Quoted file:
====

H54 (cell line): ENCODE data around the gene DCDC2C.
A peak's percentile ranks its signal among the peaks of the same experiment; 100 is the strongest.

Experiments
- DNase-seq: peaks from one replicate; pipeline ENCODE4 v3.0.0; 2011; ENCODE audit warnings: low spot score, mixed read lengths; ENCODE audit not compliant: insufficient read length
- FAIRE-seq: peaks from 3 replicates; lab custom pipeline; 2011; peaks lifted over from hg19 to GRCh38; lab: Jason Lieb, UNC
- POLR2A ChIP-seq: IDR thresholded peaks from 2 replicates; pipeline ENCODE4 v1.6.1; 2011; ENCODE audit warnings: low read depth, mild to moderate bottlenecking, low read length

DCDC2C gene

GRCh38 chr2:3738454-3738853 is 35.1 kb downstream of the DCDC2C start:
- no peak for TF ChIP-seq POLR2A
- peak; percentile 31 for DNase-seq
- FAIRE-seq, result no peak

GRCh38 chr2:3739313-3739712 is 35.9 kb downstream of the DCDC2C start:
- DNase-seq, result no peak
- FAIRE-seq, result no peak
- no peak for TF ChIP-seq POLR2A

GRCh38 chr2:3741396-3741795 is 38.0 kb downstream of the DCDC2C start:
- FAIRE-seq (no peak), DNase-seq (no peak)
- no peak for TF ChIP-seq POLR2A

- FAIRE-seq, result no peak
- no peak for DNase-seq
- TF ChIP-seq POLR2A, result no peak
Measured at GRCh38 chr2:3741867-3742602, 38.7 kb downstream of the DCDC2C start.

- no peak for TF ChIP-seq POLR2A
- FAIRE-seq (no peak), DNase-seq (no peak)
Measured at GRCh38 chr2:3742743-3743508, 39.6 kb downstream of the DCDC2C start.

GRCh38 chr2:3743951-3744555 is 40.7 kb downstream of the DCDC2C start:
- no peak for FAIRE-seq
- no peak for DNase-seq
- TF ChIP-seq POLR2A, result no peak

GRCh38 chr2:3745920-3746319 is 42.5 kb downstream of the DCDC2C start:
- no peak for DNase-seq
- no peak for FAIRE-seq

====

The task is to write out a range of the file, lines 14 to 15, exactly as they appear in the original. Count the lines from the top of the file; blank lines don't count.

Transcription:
- FAIRE-seq, result no peak
- no peak for TF ChIP-seq POLR2A